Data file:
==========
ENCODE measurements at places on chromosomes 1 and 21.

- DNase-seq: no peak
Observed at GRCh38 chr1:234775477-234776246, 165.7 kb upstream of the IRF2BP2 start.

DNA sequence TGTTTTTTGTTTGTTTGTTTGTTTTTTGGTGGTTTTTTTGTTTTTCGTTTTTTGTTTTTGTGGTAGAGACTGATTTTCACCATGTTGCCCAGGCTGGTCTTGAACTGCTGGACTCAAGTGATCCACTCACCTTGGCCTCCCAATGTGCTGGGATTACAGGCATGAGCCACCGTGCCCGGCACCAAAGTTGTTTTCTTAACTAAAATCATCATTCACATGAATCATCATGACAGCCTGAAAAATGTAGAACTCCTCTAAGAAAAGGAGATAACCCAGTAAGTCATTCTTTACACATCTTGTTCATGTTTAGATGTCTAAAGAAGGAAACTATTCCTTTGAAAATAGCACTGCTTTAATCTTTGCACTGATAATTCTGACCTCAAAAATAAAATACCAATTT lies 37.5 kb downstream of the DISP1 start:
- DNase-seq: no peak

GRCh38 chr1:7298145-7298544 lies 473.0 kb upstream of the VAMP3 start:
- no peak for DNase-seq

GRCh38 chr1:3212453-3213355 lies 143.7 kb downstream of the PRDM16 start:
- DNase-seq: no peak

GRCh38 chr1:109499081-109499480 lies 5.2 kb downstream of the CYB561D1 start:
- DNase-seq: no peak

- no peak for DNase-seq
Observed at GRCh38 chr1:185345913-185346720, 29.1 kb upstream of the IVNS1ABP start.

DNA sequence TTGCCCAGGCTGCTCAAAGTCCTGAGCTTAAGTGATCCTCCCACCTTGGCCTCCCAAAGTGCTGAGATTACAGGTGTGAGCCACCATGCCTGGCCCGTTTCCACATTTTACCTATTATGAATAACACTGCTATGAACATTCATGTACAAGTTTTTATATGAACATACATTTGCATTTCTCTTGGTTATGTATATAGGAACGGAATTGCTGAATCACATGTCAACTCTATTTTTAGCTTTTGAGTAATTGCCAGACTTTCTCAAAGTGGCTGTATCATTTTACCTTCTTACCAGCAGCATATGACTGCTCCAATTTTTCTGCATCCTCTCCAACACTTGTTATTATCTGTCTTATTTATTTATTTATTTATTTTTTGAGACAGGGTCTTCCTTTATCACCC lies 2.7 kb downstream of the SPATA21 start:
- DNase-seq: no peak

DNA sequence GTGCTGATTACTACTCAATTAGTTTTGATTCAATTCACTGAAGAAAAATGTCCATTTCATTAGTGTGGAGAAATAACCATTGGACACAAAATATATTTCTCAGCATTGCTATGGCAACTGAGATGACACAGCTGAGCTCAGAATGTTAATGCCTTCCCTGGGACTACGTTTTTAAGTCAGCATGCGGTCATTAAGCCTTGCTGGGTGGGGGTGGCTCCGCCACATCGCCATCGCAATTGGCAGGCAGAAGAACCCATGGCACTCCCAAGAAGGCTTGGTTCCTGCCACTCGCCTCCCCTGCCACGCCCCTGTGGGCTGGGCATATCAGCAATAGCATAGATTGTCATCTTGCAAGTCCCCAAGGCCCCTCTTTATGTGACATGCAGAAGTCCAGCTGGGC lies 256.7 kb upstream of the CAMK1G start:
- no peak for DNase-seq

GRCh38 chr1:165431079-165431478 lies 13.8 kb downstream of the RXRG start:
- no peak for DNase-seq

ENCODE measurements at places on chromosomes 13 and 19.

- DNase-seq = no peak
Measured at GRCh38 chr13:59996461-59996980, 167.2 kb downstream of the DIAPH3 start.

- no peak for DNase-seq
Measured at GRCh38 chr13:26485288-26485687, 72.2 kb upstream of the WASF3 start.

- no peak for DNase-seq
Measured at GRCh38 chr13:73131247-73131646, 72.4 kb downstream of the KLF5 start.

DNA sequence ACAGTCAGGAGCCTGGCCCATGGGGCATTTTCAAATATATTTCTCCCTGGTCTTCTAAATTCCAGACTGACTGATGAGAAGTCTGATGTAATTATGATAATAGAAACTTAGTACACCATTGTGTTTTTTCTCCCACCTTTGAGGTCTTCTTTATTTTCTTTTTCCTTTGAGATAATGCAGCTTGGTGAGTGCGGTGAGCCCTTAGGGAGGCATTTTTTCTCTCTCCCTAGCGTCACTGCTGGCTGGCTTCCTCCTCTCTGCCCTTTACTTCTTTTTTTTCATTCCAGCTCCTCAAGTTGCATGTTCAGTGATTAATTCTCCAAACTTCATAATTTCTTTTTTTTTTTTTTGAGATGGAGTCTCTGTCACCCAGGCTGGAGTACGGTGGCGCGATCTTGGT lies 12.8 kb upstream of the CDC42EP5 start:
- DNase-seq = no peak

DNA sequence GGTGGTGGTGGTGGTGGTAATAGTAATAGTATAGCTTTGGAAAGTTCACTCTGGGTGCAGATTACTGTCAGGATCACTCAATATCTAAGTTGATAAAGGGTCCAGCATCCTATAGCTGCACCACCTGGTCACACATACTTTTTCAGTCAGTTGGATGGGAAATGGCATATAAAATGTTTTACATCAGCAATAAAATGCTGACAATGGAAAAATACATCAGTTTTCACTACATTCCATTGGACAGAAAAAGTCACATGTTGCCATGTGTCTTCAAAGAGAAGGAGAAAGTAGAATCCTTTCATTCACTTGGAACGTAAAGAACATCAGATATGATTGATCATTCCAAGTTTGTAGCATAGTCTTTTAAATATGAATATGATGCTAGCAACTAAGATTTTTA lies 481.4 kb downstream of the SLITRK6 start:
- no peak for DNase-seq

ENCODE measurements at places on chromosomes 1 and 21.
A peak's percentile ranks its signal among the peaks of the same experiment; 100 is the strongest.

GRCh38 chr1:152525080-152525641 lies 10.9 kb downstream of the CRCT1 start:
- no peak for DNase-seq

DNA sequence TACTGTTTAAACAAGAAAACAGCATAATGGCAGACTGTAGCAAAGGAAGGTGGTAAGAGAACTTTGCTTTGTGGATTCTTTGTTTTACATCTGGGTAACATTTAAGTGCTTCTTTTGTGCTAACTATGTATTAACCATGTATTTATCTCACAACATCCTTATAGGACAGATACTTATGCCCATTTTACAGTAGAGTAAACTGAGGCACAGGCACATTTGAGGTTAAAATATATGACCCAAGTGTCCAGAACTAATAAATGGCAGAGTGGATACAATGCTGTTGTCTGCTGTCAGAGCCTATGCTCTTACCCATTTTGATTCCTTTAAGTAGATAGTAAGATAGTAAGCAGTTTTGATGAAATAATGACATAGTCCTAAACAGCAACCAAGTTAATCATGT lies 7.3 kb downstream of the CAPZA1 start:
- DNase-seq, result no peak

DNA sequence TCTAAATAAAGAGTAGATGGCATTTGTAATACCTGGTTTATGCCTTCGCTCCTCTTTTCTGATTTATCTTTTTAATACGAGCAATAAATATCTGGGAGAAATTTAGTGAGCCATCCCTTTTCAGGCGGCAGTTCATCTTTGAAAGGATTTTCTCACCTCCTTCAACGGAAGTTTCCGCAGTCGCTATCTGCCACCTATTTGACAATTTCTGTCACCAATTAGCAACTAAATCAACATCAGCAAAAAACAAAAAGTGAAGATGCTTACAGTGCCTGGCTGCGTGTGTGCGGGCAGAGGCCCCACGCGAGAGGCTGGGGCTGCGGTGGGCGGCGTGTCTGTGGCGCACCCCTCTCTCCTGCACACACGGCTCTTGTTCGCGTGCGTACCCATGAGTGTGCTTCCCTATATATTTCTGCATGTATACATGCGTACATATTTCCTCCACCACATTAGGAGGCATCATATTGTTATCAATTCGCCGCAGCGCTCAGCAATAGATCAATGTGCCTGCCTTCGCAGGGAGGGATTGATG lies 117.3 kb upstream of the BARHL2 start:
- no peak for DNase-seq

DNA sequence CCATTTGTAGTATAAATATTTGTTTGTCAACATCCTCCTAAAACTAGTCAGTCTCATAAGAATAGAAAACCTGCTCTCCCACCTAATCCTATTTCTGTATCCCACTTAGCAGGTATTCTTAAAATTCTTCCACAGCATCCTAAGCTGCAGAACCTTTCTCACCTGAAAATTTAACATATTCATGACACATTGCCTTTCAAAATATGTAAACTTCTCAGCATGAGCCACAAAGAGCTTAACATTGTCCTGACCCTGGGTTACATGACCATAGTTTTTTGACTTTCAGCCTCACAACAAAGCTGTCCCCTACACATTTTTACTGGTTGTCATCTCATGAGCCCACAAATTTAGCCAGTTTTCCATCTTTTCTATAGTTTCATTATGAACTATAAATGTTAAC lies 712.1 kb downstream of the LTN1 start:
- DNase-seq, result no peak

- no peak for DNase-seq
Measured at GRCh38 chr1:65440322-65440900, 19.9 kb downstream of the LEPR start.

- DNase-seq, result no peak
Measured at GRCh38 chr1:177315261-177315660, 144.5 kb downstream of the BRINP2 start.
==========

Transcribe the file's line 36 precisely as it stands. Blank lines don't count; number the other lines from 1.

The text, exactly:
- DNase-seq, result no peak